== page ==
Electrical & Computer Engineering     |     Carnegie Mellon

Thursday, May 3, 12:30-1:30 p.m. HH-1112

Michael W. Beattie
Carnegie Mellon University

Inductance Modeling and Extraction

Modeling magnetic interactions for on-chip interconnect has become an issue of great interest for integrated circuit design in recent years. The first part of this talk will describe the basic concepts of magnetic induction. The concept of partial inductance is introduced to enable modeling of magnetic induction without knowing the actual current return loops in the circuit. This leads to partial element equivalent circuit (PEEC) models in which partial inductance, resistance and capacitive couplings are combined to model the electromagnetic behavior of the interconnect.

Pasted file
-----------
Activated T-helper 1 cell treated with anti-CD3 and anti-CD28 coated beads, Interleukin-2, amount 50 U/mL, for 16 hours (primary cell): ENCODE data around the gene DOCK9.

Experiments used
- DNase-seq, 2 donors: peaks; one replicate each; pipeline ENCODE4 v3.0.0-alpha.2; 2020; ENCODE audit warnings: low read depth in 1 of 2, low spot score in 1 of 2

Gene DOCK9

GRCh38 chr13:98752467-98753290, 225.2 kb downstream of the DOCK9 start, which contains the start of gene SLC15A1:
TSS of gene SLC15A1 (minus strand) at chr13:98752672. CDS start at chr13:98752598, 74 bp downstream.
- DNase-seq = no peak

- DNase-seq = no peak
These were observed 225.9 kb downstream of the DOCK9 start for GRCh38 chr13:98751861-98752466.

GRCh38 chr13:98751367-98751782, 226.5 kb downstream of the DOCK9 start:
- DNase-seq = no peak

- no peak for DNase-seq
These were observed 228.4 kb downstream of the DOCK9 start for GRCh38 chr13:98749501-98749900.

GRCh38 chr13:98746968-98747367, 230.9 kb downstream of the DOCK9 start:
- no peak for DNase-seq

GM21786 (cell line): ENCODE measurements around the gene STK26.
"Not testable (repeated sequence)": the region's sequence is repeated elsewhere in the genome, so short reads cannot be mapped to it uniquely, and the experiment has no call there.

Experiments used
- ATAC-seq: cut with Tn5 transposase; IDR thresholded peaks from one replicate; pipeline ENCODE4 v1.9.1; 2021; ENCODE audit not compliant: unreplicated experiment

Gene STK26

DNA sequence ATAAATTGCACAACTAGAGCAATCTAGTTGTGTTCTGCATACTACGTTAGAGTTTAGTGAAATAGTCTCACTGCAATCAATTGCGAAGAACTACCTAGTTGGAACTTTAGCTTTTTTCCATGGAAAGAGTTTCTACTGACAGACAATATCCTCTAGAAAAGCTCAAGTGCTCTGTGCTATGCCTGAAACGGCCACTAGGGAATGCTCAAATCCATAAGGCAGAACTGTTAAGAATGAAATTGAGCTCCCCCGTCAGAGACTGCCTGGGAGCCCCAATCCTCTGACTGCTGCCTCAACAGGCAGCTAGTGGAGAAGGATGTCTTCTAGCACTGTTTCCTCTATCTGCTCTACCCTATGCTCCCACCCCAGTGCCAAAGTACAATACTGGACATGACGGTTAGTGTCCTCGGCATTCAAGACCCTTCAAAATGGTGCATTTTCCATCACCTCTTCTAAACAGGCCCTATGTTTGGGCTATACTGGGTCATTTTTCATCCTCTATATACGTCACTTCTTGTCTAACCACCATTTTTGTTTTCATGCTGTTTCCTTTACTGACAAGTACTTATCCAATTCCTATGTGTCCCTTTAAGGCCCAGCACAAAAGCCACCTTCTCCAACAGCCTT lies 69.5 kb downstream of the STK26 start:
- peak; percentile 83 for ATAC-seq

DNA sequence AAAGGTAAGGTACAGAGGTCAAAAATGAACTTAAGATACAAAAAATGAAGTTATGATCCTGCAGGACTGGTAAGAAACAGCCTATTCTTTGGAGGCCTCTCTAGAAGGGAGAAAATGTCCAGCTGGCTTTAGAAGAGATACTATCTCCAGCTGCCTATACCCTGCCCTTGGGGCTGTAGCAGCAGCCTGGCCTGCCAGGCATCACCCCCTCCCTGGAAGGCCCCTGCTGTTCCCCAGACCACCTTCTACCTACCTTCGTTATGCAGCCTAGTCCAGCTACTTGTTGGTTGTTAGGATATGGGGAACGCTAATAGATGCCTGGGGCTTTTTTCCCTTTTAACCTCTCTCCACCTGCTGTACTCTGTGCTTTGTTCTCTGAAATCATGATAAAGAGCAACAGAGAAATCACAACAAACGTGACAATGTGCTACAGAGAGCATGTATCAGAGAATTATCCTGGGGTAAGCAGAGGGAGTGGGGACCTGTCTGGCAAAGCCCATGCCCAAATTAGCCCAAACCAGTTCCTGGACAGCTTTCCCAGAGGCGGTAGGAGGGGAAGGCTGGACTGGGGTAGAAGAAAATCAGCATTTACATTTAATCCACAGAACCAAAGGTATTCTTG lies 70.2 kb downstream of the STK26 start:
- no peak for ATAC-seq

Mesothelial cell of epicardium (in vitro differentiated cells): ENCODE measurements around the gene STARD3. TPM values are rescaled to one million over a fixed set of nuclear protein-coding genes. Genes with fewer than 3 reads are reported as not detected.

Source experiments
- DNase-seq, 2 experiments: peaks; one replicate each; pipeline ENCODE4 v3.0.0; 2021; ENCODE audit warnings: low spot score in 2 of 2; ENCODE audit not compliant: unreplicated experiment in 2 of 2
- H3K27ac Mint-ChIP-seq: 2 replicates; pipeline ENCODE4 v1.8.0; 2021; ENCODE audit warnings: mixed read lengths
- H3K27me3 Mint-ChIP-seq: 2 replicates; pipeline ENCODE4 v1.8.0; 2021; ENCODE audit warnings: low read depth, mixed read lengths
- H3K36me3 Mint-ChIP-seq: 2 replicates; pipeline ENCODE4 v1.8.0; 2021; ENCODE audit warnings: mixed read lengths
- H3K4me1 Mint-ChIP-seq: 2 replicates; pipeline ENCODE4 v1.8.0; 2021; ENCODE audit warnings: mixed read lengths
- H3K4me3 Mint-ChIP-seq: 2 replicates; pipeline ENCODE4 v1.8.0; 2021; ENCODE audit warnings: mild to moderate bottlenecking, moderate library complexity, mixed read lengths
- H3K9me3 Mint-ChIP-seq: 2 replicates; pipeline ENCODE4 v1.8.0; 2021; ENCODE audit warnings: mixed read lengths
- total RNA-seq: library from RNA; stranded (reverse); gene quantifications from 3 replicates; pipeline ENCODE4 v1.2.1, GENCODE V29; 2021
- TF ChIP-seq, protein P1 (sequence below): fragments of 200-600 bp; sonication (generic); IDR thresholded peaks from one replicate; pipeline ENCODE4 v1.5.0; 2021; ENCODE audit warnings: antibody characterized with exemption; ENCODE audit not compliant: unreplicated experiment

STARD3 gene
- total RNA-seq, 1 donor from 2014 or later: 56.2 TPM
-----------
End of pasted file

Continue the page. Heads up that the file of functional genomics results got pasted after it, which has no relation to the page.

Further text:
The second part of the presentation addresses the issue of how to make these PEEC models efficient enough for simulation or other formsof circuit analysis by removing a sufficient number of mutual inductive couplings while preserving stability and accuracy of the approximate model. A recent approach to this problem will be presented.

Concluding the presentation, hierarchical PEEC models for on-chip interconnect inductance will be introduced. These models can integrate composite long-range inductive interactions in PEEC models efficiently.

Michael W. Beattie is a member of the research staff at the Department of Electrical and Computer Engineering at Carnegie Mellon University. He received the diploma in physics from the University of Bayreuth (Germany) in 1995 and the Ph.D. in electrical and computer engineering from Carnegie Mellon University in 2000.

His research interests include efficient extraction and modeling of electromagnetic interconnect parasitics for on-chip timing and noise analysis.